Favorite Cabinet Art
Since the launch of its Magnus system eight years ago, the Pawsey Supercomputing Centre has adorned its supercomputer cabinets with designs by indigenous artists. It’s a beautiful tradition, and a meaningful one: much of Pawsey’s work revolves around radio astronomy data collected by radio telescopes sited on indigenous lands with famously dark skies. This relationship is set to greatly expand in coming years via the installation of the Australian portion of the Square Kilometre Array (set to become the largest radio telescope array in the world), which will be built on Wajarri land following an indigenous land use agreement that was signed this past year.
The art for Setonix, in Pawsey’s words, is a “representation of Aboriginal astronomy,” a practice that dates back thousands of years and which was crucial to navigation across the vast continent. The warm, starry pattern on the cabinets was created by Wajarri Yamatji artist Margaret Whitehurt and is specifically meant to evoke the stars over the Wajarri country where the SKA will be built. We love the art on Setonix: rooted in important (and often overlooked) scientific history, but distinct from the European and American design motifs most commonly associated with technology. For all these reasons, Setonix earns our superlative award for Favorite Cabinet Art.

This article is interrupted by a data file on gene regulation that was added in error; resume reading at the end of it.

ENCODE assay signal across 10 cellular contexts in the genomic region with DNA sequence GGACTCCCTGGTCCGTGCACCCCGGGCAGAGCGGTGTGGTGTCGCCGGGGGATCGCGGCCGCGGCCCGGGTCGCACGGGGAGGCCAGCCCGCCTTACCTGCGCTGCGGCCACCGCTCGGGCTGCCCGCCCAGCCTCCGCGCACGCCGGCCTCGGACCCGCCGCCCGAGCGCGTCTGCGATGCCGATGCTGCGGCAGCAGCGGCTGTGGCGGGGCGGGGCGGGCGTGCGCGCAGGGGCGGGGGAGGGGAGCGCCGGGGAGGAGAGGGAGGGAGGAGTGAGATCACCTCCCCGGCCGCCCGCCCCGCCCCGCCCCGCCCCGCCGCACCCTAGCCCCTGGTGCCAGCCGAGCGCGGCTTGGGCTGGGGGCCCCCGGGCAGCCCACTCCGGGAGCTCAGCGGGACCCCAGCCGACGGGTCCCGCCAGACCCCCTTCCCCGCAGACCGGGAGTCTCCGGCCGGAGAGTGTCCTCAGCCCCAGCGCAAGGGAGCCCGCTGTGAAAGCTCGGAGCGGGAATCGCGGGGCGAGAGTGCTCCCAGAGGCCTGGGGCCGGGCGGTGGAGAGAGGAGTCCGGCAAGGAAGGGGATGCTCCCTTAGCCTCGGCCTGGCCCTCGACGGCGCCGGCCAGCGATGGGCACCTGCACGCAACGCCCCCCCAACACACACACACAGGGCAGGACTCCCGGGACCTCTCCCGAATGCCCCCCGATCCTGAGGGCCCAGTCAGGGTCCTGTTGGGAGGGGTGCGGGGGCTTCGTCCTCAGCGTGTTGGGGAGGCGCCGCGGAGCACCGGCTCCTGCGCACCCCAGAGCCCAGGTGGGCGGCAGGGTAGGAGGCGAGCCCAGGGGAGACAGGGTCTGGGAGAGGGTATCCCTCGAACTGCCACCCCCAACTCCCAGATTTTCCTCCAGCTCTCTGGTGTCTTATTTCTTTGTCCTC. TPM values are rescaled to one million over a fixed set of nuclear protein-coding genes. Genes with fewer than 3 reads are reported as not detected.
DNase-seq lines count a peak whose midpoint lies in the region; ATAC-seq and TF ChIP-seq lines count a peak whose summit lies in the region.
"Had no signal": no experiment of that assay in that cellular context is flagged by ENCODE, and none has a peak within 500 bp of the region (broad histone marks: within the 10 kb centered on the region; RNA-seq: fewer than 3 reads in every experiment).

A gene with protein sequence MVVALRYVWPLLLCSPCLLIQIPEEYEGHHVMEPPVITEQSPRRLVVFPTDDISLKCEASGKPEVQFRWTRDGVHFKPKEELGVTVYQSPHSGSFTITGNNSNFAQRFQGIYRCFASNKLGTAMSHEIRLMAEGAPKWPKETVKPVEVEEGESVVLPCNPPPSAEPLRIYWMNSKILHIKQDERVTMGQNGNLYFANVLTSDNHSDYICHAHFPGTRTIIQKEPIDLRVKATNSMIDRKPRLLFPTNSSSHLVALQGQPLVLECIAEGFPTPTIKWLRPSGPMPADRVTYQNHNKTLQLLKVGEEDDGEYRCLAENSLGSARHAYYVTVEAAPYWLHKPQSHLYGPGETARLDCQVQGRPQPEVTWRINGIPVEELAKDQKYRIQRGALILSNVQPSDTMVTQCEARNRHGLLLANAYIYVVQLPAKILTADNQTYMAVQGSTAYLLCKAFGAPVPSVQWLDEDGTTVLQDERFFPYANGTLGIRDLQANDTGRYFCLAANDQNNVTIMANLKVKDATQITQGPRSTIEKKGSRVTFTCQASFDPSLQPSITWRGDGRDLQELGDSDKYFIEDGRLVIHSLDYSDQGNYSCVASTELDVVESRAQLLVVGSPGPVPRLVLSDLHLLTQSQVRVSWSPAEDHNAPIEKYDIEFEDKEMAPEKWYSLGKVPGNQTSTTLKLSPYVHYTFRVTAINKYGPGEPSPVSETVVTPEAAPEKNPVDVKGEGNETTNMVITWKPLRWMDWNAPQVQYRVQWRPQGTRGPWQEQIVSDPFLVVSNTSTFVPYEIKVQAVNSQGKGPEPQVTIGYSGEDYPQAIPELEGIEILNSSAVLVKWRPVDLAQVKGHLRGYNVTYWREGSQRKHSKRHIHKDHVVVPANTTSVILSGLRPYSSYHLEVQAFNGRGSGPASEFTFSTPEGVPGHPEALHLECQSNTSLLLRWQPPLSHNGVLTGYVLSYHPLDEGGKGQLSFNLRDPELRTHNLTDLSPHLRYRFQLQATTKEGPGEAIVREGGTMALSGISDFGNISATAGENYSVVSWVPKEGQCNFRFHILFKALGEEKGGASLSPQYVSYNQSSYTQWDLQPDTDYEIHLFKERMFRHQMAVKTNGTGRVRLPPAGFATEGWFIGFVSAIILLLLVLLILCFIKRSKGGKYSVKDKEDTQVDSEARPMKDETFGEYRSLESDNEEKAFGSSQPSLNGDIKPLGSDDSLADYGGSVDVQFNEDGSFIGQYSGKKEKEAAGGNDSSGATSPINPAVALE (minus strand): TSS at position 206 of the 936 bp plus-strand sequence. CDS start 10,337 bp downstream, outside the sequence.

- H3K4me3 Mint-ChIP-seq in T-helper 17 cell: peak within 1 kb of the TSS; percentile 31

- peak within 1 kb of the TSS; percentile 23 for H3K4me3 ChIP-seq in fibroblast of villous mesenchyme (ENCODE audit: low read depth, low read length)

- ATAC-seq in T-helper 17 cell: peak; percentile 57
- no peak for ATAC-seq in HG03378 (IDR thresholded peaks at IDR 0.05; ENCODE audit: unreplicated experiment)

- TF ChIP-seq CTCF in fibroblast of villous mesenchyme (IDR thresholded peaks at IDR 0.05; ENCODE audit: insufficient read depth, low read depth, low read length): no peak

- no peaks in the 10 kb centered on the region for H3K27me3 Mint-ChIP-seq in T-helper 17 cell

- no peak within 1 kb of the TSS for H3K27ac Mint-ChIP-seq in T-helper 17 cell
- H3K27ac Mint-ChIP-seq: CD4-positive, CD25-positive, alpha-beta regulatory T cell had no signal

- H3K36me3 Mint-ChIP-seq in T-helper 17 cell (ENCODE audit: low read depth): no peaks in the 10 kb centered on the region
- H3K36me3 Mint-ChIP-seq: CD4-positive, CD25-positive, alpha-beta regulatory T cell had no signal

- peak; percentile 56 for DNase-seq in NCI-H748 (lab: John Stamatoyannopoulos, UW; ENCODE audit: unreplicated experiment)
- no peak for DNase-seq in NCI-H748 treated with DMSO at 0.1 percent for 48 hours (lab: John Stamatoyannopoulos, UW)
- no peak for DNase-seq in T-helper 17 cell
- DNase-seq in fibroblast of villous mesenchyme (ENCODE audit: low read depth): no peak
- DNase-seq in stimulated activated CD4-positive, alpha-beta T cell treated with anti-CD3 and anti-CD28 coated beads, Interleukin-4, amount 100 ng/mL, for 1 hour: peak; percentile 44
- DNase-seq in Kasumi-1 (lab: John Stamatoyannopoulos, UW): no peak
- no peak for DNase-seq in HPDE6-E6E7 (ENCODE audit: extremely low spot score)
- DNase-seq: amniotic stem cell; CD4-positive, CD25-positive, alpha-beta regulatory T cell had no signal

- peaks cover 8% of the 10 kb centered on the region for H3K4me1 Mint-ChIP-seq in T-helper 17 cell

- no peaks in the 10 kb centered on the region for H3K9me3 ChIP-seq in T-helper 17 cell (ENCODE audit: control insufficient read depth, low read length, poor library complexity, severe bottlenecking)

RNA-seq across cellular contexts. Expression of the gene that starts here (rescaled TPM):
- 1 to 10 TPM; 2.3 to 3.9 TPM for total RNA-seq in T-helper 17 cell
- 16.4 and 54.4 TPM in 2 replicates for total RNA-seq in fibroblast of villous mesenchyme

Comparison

Also of note: This superlative could have gone jointly to “Australia”; another new system, Taingiwilta, launched this year to support the Australian Department of Defence – and, like Setonix and others before it, Taingiwilta (named after the word for “powerful” in the language of the Kaurna people) is accompanied by beautiful indigenous art (in this case, designed by three generations of one Kaurna family). However, we’re not sure whether this art actually adorns the supercomputer cabinets. Gadi, also launched in the last couple of years, is part of NCI Australia and features a beautiful concentric blue design by Ngunnawal artist Lynnice Church.
Outside of Australia, we enjoyed the maximalist science-themed artwork on both the Polaris system at Argonne National Laboratory and on the endcaps of the Snellius system in the Netherlands. In Sweden, KTH’s new Dardel system serves as a lovely new canvas for existing artwork by Nils Dardel, depicting a story by author Thora Dardel (his wife) as well as his portrait of her.
We also wanted to give a nod to the EuroHPC/CINECA Leonardo system, which strikingly spells out the system name one letter at a time on the endcaps of cabinet rows – certainly a bold way to communicate the sheer scale of such a powerful system. And, finally, we wanted to mention the mesmerizing design of Atos’ new XH3000 cabinets, which we got the chance to see in person at SC22.